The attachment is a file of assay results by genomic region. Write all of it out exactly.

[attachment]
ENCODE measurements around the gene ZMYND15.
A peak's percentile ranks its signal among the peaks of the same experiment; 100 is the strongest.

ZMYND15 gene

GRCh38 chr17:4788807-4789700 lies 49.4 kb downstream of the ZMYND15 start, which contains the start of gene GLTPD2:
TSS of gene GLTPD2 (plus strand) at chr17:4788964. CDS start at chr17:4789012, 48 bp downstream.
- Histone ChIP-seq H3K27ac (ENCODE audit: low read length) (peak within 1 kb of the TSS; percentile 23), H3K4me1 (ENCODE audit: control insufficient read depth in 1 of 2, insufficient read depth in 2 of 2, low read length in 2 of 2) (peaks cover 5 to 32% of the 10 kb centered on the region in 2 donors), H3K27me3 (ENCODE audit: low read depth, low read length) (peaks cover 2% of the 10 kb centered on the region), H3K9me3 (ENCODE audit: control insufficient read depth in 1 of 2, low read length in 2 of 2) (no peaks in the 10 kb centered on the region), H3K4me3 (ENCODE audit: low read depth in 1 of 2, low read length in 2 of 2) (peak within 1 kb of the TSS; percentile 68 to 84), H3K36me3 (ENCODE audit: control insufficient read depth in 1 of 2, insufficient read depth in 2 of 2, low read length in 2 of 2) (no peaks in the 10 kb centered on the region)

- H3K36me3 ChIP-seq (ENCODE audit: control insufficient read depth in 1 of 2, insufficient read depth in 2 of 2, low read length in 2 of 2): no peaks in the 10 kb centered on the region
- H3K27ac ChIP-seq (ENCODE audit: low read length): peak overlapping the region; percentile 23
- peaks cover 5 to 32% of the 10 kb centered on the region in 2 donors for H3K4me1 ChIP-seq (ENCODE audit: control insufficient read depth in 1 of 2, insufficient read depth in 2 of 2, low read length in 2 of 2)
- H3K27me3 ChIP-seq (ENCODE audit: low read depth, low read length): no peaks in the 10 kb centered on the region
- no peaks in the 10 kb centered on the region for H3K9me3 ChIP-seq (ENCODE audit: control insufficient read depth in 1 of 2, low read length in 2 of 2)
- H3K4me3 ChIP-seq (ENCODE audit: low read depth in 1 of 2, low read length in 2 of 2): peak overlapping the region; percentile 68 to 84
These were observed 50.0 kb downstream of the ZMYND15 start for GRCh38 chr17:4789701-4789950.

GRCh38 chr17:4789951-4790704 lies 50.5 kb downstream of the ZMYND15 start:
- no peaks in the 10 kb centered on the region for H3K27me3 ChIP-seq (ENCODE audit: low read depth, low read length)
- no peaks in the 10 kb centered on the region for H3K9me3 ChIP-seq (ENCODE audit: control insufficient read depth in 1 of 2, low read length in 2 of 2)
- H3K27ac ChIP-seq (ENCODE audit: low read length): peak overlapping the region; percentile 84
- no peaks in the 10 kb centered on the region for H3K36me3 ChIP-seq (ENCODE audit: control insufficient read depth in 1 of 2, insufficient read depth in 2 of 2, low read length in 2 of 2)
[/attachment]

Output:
ENCODE measurements around the gene ZMYND15.
A peak's percentile ranks its signal among the peaks of the same experiment; 100 is the strongest.

ZMYND15 gene

GRCh38 chr17:4788807-4789700 lies 49.4 kb downstream of the ZMYND15 start, which contains the start of gene GLTPD2:
TSS of gene GLTPD2 (plus strand) at chr17:4788964. CDS start at chr17:4789012, 48 bp downstream.
- Histone ChIP-seq H3K27ac (ENCODE audit: low read length) (peak within 1 kb of the TSS; percentile 23), H3K4me1 (ENCODE audit: control insufficient read depth in 1 of 2, insufficient read depth in 2 of 2, low read length in 2 of 2) (peaks cover 5 to 32% of the 10 kb centered on the region in 2 donors), H3K27me3 (ENCODE audit: low read depth, low read length) (peaks cover 2% of the 10 kb centered on the region), H3K9me3 (ENCODE audit: control insufficient read depth in 1 of 2, low read length in 2 of 2) (no peaks in the 10 kb centered on the region), H3K4me3 (ENCODE audit: low read depth in 1 of 2, low read length in 2 of 2) (peak within 1 kb of the TSS; percentile 68 to 84), H3K36me3 (ENCODE audit: control insufficient read depth in 1 of 2, insufficient read depth in 2 of 2, low read length in 2 of 2) (no peaks in the 10 kb centered on the region)

- H3K36me3 ChIP-seq (ENCODE audit: control insufficient read depth in 1 of 2, insufficient read depth in 2 of 2, low read length in 2 of 2): no peaks in the 10 kb centered on the region
- H3K27ac ChIP-seq (ENCODE audit: low read length): peak overlapping the region; percentile 23
- peaks cover 5 to 32% of the 10 kb centered on the region in 2 donors for H3K4me1 ChIP-seq (ENCODE audit: control insufficient read depth in 1 of 2, insufficient read depth in 2 of 2, low read length in 2 of 2)
- H3K27me3 ChIP-seq (ENCODE audit: low read depth, low read length): no peaks in the 10 kb centered on the region
- no peaks in the 10 kb centered on the region for H3K9me3 ChIP-seq (ENCODE audit: control insufficient read depth in 1 of 2, low read length in 2 of 2)
- H3K4me3 ChIP-seq (ENCODE audit: low read depth in 1 of 2, low read length in 2 of 2): peak overlapping the region; percentile 68 to 84
These were observed 50.0 kb downstream of the ZMYND15 start for GRCh38 chr17:4789701-4789950.

GRCh38 chr17:4789951-4790704 lies 50.5 kb downstream of the ZMYND15 start:
- no peaks in the 10 kb centered on the region for H3K27me3 ChIP-seq (ENCODE audit: low read depth, low read length)
- no peaks in the 10 kb centered on the region for H3K9me3 ChIP-seq (ENCODE audit: control insufficient read depth in 1 of 2, low read length in 2 of 2)
- H3K27ac ChIP-seq (ENCODE audit: low read length): peak overlapping the region; percentile 84
- no peaks in the 10 kb centered on the region for H3K36me3 ChIP-seq (ENCODE audit: control insufficient read depth in 1 of 2, insufficient read depth in 2 of 2, low read length in 2 of 2)